out this season while dealing with family issues in Chicago
. But Reims —a team in the French pro A league—had
room for a second American on its roster, and Feaster signed
a temporary contract in January.
Most Americans who play pro hoops
in Europe are provided the free use of a car and apartment
by the team, and the salary is normally tax-free. So Feaster’s
expenses in France are just meals, utilities and
phone calls back to the States.
In his third game in France , Feaster
had a team-high 16 points in 29 minutes of action in a 72-66
loss to Paris Racing Basket on Jan. 22 in southeast Paris
. He averaged 14.3 points per game in his first outings for
Reims , a town of about 200,000 people nearly 90 minutes
northeast of Paris .
"The people are great, and
it’s a nice town,” Feaster says of Reims . “We
are trying to get a stronger following (for the team), but
you have to win games.”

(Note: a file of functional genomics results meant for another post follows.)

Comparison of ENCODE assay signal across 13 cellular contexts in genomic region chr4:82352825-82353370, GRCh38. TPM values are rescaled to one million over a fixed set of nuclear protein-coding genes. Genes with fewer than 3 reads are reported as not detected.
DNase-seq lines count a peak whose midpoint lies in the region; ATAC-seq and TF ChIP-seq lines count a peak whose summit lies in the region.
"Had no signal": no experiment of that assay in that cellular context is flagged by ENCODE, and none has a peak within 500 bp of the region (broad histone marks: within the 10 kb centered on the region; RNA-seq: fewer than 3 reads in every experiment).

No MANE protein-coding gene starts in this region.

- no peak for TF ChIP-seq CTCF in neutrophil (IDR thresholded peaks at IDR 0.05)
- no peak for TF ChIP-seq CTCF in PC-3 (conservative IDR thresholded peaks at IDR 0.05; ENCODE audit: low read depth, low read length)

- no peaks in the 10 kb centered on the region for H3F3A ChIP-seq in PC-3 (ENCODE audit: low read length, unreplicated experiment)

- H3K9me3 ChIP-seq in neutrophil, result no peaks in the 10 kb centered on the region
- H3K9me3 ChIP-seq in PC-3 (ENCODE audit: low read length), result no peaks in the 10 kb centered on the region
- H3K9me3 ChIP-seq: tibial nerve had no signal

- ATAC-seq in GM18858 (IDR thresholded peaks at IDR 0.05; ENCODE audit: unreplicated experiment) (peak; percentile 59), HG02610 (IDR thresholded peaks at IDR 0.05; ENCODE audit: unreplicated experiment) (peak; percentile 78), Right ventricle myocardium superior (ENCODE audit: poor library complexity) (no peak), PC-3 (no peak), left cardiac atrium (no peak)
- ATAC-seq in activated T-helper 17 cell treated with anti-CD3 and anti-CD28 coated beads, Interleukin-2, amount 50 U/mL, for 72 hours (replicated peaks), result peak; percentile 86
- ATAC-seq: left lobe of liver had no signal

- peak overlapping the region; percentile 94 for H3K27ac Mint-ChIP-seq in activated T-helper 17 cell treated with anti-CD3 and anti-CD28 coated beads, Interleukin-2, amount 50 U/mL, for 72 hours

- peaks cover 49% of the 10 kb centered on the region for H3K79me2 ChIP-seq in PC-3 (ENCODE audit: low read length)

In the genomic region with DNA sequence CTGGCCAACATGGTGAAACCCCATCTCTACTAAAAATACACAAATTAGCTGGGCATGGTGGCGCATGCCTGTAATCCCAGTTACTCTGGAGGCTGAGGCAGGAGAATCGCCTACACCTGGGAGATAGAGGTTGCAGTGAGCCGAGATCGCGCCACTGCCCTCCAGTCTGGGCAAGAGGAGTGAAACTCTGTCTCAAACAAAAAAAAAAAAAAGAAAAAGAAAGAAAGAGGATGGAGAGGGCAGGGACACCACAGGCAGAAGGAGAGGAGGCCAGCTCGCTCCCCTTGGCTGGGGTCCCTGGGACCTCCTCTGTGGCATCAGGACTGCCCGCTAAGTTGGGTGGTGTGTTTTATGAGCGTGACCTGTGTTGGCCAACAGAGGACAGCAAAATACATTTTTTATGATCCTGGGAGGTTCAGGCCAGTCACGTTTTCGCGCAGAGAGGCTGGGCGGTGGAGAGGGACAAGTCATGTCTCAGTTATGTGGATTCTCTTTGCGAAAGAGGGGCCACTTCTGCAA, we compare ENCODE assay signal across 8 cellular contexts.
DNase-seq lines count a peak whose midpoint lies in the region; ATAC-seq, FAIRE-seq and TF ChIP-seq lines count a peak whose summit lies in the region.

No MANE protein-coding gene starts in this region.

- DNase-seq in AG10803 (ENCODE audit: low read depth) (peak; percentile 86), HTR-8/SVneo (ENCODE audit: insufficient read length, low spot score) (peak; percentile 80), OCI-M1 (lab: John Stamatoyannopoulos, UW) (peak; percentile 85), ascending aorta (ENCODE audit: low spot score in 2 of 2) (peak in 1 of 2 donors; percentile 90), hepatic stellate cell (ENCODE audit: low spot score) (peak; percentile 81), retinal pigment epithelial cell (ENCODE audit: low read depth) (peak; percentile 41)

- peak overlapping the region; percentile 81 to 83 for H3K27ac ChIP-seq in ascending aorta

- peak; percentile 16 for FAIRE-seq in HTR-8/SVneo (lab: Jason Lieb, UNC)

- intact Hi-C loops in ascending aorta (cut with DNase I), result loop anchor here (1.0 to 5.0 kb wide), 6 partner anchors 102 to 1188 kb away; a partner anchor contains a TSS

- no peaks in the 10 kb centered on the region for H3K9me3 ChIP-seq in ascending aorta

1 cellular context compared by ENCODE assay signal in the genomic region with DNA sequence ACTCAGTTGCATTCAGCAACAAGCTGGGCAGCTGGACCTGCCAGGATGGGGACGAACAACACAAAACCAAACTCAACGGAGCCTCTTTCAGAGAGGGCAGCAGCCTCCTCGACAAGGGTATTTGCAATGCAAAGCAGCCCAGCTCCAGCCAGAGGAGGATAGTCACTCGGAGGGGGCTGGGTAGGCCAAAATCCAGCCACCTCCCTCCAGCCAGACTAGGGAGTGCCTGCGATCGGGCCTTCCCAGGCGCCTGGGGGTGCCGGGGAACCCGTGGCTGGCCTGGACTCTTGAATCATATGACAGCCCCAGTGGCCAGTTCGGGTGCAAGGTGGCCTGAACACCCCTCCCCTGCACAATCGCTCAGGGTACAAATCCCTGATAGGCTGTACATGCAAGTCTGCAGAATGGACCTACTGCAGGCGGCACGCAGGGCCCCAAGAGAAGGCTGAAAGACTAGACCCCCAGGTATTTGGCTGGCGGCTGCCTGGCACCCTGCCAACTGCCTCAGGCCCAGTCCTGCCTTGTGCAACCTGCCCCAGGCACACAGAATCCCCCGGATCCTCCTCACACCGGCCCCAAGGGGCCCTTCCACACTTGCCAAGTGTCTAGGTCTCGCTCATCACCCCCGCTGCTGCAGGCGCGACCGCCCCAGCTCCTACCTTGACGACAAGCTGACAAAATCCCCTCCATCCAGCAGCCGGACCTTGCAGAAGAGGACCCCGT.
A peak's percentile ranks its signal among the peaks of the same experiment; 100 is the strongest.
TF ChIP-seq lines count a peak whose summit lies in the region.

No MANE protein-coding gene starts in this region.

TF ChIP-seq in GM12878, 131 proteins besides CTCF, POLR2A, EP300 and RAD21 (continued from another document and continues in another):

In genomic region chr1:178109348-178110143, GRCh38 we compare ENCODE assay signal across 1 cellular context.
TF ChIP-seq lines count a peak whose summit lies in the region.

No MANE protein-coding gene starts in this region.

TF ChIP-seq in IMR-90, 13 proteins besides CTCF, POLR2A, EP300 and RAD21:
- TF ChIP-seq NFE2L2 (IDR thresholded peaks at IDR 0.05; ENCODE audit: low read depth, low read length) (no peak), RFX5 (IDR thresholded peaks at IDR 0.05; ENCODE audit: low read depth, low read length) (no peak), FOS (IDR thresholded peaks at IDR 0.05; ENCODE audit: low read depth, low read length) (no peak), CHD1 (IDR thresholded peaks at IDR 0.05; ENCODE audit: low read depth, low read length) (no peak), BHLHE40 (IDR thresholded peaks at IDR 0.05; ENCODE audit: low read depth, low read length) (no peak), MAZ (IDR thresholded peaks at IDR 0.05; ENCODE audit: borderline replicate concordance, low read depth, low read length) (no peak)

That was a problem before Feaster
joined the team. The team fell to 2-16 with the loss to Paris,
whose lineup included point guard John Linehan from Providence
College, plus former players from Georgetown, St. Joseph’s
and North Carolina State.
American Ryan Fletcher, the top
scorer for Reims this season, was impressed when Feaster
joined the club. “From day one he was making shots,” says
Fletcher, who played at the University of Cincinnati . “He
causes a lot of match-up problems. You really can’t
put a big guy on him because he is too quick.”
Feaster is one of four former Crusaders who spent
part of this season with a pro hoops team in Europe—and
two others were in France: Ryan Serravalle ’02 joined
Mulhouse of the French B league in January and averaged 10
points and 2.5 assists in his two games. Patrick Whearty ’03
was averaging 8.5 points in 12 games when he was injured
in December 2004 while with Clermont in the French A league—which
also includes Reims . Chris Rojik ’97 was averaging
20.4 points per game in late January for Rhoendorff in the
German B league.
David Driver is a freelance writer from
Maryland who has covered two Patriot League basketball tournaments.
A contributor to Eastern Basketball, The
Washington Post and The
Associated Press, he lives in Szeged, Hungary.